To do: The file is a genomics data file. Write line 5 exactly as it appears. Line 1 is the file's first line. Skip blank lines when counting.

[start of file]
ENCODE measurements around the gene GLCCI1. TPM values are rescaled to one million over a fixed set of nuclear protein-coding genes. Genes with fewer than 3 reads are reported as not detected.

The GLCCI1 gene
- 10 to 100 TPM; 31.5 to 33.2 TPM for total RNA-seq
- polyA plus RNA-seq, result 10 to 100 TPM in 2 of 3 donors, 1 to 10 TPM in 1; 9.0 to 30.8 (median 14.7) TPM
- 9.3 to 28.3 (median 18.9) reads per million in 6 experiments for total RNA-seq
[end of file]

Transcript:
- 9.3 to 28.3 (median 18.9) reads per million in 6 experiments for total RNA-seq